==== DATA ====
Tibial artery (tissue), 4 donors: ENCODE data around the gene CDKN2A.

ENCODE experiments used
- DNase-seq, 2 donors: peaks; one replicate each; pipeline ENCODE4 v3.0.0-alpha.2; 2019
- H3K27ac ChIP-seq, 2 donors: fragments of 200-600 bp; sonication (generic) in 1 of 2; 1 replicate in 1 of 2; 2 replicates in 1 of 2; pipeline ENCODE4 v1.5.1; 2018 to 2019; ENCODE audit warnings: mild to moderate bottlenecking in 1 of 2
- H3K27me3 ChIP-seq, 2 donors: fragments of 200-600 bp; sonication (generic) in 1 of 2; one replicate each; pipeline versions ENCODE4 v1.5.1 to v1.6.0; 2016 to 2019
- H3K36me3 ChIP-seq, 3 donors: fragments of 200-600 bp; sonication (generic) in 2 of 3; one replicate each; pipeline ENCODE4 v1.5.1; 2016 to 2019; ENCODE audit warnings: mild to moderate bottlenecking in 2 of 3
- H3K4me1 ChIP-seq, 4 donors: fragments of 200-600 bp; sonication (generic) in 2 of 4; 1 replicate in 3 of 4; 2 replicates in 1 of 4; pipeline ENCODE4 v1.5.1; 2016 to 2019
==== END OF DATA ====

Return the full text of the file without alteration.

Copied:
Tibial artery (tissue), 4 donors: ENCODE data around the gene CDKN2A.

ENCODE experiments used
- DNase-seq, 2 donors: peaks; one replicate each; pipeline ENCODE4 v3.0.0-alpha.2; 2019
- H3K27ac ChIP-seq, 2 donors: fragments of 200-600 bp; sonication (generic) in 1 of 2; 1 replicate in 1 of 2; 2 replicates in 1 of 2; pipeline ENCODE4 v1.5.1; 2018 to 2019; ENCODE audit warnings: mild to moderate bottlenecking in 1 of 2
- H3K27me3 ChIP-seq, 2 donors: fragments of 200-600 bp; sonication (generic) in 1 of 2; one replicate each; pipeline versions ENCODE4 v1.5.1 to v1.6.0; 2016 to 2019
- H3K36me3 ChIP-seq, 3 donors: fragments of 200-600 bp; sonication (generic) in 2 of 3; one replicate each; pipeline ENCODE4 v1.5.1; 2016 to 2019; ENCODE audit warnings: mild to moderate bottlenecking in 2 of 3
- H3K4me1 ChIP-seq, 4 donors: fragments of 200-600 bp; sonication (generic) in 2 of 4; 1 replicate in 3 of 4; 2 replicates in 1 of 4; pipeline ENCODE4 v1.5.1; 2016 to 2019